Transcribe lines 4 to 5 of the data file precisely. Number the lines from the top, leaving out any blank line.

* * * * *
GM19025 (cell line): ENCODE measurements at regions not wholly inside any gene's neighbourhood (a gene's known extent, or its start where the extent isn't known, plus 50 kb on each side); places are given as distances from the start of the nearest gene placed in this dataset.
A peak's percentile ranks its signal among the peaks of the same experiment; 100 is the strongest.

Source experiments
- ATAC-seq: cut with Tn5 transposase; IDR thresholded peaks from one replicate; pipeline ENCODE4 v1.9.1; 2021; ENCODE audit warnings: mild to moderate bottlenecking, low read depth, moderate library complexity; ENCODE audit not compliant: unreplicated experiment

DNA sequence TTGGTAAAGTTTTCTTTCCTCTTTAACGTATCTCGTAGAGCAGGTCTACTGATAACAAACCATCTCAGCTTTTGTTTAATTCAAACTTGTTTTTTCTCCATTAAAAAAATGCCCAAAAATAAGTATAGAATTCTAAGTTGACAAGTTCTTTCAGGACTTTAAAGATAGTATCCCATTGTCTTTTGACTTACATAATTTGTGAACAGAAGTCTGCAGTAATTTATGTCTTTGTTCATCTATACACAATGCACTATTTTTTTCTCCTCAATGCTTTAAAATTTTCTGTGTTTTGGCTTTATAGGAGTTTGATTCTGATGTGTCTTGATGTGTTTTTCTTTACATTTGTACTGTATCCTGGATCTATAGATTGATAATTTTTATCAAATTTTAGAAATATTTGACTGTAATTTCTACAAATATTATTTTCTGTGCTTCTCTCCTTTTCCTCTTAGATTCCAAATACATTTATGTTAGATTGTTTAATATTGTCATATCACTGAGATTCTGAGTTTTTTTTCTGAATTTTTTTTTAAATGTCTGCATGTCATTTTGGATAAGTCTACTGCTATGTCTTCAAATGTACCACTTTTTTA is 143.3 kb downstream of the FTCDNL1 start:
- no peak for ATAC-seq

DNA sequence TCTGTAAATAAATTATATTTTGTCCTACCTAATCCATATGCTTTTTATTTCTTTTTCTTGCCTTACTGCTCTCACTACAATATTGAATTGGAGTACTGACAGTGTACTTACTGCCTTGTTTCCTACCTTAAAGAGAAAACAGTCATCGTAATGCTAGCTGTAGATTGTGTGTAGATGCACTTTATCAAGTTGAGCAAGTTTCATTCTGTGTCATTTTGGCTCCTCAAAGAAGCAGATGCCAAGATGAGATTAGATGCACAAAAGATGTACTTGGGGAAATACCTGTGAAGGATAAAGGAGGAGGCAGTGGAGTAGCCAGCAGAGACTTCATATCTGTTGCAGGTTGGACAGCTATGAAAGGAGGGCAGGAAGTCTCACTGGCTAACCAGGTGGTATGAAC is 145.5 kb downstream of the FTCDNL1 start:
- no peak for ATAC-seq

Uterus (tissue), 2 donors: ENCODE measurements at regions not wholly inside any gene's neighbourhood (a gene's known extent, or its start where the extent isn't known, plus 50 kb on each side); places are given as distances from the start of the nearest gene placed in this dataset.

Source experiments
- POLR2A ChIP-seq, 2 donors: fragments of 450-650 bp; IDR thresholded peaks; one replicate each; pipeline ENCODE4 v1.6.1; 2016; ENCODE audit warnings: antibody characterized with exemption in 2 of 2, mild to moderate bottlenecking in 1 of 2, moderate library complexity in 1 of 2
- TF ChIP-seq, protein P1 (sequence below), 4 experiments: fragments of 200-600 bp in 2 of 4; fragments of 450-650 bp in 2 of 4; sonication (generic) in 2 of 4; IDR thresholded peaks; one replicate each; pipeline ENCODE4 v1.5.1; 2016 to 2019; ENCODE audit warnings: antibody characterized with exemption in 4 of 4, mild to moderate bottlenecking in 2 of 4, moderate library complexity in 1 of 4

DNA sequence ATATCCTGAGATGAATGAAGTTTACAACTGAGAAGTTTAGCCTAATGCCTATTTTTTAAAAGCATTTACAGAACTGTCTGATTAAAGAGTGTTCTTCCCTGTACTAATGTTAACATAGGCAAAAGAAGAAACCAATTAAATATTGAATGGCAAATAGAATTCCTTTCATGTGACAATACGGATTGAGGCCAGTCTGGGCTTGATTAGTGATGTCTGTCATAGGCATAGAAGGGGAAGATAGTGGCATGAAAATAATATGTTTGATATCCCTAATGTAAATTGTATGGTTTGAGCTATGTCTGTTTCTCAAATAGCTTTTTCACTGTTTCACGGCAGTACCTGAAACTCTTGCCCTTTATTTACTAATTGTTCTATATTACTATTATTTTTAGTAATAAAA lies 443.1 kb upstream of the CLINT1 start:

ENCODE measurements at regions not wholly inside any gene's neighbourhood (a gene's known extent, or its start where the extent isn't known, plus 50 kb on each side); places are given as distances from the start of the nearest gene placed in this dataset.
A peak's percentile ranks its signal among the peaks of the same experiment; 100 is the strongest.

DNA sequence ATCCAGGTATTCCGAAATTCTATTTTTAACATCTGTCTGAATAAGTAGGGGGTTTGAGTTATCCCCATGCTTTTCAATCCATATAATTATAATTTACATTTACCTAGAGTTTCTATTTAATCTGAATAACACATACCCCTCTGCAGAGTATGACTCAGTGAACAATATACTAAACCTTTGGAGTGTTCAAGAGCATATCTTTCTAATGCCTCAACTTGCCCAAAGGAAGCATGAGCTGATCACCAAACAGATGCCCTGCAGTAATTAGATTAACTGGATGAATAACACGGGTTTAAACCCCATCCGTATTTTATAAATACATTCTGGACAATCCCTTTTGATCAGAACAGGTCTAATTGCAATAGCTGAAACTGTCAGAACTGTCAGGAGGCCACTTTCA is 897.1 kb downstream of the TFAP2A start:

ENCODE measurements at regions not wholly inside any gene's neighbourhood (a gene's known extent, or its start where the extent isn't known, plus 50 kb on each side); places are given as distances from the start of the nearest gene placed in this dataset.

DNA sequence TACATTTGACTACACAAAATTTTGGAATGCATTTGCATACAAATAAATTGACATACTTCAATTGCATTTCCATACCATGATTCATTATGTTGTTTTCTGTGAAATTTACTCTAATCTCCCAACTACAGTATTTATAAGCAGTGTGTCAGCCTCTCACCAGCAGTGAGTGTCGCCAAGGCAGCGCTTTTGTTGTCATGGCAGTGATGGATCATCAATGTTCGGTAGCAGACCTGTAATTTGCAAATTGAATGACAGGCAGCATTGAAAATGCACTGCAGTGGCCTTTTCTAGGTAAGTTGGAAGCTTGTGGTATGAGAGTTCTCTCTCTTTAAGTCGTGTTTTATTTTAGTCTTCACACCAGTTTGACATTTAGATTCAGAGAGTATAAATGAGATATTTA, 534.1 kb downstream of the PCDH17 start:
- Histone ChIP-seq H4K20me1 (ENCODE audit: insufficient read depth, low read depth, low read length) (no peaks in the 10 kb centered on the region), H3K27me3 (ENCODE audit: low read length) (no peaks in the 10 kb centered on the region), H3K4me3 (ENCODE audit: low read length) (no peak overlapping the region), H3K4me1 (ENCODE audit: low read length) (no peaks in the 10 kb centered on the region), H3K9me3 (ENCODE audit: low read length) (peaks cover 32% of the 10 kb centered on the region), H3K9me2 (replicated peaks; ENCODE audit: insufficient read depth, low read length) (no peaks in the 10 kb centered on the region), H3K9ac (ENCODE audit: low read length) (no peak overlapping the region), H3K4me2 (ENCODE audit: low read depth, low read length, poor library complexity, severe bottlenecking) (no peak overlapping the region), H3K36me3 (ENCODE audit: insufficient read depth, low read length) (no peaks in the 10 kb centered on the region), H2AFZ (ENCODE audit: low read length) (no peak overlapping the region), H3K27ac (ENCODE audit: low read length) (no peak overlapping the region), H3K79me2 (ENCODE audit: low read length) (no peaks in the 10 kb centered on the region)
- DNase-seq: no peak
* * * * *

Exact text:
- ATAC-seq: cut with Tn5 transposase; IDR thresholded peaks from one replicate; pipeline ENCODE4 v1.9.1; 2021; ENCODE audit warnings: mild to moderate bottlenecking, low read depth, moderate library complexity; ENCODE audit not compliant: unreplicated experiment

DNA sequence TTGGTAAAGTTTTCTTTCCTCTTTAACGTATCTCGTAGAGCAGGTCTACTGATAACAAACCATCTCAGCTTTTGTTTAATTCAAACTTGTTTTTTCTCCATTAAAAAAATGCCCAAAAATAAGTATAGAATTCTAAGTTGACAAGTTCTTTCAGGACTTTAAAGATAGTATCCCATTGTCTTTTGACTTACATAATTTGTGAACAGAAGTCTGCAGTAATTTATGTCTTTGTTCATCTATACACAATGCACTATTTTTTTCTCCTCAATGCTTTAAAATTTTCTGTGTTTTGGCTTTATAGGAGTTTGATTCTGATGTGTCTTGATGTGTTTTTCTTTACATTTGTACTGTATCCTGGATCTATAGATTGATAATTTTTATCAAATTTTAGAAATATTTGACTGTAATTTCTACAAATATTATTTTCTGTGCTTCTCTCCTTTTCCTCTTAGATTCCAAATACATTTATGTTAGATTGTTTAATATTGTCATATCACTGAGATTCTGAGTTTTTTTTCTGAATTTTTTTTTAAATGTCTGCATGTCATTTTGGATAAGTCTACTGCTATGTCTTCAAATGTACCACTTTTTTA is 143.3 kb downstream of the FTCDNL1 start: